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Fibromyalgia

Fibromyalgia (Photo credit: Kindreds Page)

 
Fibromyalgia Identified As An Immune System Disorder

By J.D. Adrian

An announcement from the University of Illinois College of Medicine at Chicago, should end the decades old debate about whether the syndrome known as fibromyalgia is a real disease. Bruce S. Gillis, MD, MPH, lead researcher and founder of EpicGenetics, reports that after years of research, they have found “fibromyalgia is an immune system dysregulation disease relating to the production of protein molecules called chemokines and cytokines by a certain type of white blood cell” and “confirms that fibromyalgia is an immune system disorder,” reports North American Precis Syndicate (NAPS).

This revelation from the scientific community will end the debate about an illness that affects more than 12 million people in the United States, a number comparable to cancer. The 1 in 12 women and 1 in 20 men affected worldwide by this disease should no longer have to face the stigma of having an unidentifiable illness and to be told it was “all in their head.”

The origins of this illness go back 200 years in the medical literature. It has been known since the early 19th century as chronic rheumatism or muscular rheumatism. In 1904 Sir William Gowers gave a lecture at a London hospital proposing that it be called fibrositis, believing that the immune system was attacking the muscles and causing inflammation. This idea was abandoned in the 1970s due to the failure of research to prove the theory’s validity. The syndrome has since been called fibromyalgia, derived from the Latin meaning fiber, muscle, and pain.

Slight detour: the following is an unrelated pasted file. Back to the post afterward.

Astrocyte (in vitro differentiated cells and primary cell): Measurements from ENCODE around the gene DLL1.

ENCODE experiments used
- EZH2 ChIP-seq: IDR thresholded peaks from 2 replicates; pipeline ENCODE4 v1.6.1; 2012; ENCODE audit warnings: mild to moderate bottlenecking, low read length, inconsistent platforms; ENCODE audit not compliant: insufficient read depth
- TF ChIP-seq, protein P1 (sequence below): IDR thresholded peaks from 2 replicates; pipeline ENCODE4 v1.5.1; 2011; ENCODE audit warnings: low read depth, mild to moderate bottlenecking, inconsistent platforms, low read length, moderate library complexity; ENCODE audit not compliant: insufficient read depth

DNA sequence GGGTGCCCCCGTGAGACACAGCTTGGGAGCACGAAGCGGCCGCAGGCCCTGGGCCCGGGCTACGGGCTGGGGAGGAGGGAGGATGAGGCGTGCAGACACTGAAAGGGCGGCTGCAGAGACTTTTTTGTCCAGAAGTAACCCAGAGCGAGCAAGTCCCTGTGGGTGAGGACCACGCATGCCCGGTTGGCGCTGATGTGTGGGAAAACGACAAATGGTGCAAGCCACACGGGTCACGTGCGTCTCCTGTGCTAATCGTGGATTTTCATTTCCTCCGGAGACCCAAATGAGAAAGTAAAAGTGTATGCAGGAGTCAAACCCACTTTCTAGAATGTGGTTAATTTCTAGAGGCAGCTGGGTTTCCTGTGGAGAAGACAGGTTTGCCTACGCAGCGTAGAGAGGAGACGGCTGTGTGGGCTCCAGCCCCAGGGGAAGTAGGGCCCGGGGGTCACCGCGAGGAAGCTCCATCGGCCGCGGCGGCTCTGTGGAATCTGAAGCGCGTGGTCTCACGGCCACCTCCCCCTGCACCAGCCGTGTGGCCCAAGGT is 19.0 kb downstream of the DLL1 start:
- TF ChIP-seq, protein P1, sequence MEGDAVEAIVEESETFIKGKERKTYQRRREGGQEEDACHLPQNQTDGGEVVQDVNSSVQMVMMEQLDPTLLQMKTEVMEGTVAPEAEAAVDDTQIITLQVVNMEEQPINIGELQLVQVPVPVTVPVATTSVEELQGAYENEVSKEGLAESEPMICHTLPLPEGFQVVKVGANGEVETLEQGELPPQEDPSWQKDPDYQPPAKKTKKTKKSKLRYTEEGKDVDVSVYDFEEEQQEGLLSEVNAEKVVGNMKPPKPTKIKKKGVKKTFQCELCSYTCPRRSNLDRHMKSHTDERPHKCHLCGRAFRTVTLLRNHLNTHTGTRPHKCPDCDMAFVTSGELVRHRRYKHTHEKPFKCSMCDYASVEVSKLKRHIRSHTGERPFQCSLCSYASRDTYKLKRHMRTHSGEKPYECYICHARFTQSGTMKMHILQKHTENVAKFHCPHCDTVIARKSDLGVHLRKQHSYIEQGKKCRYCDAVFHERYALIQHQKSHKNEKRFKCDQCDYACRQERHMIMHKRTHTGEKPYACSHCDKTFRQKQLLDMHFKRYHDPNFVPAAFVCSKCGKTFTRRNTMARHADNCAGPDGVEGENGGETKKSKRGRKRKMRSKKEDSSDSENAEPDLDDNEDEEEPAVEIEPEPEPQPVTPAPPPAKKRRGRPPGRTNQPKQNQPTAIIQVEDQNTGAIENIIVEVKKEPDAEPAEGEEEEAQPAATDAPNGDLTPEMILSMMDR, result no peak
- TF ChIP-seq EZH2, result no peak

Part of the problem identifying this disease lies in the many and varied symptoms of muscle pain, fatigue, brain fog, irritable bowel syndrome, and sleep disruption. During the last few years, pharmaceutical companies have developed drugs that ameliorate some of the symptoms, namely pain, but patients mostly have had to treat their individual symptoms themselves by over-the-counter remedies, while doctors scratched their heads in confusion. For example, there is no reliable remedy for the FM sleep disorder, as abnormal brain waves interrupt deep sleep, resulting in poor sleep that is non-restorative. Some patients have reported spending tens of thousands of dollars over 5 to 10 years trying to find the cause of their illness, while at the same time being labeled hypochondriacs or as having a mental illness.

A patient can now take a blood test that will diagnose the illness, something that has long been sought by those affected. NAPS reports that the FM Test, which costs $744, is a quick, simple blood test that offers conclusive results. The results come back in about a week. They will provide the necessary paperwork to send to insurance companies for reimbursement.

Also according to NAPS, “anyone with fibromyalgia symptoms can have his or her doctor order the test. Alternatively, patients may take a simple questionnaire at www.TheFMTest.com and utilize an FM Test physician to request a test. Those already diagnosed with fibromyalgia can take the test to confirm and establish a baseline that can be used to track treatment effectiveness.”

“The FM Test represents an objective biomarker that will prove useful in the diagnosis of an enigmatic disease,” said Ernest Brahn, MD, professor of medicine, Division of Rheumatology, at the UCLA School of Medicine.

No report of new and effective protocols to treat this disease was announced, indicating that the fight is not over. Hopefully, continuing research will soon provide more answers on the cause of the illness and new treatments. Patients should inform their doctors of this announcement and review whatever protocols they are using.

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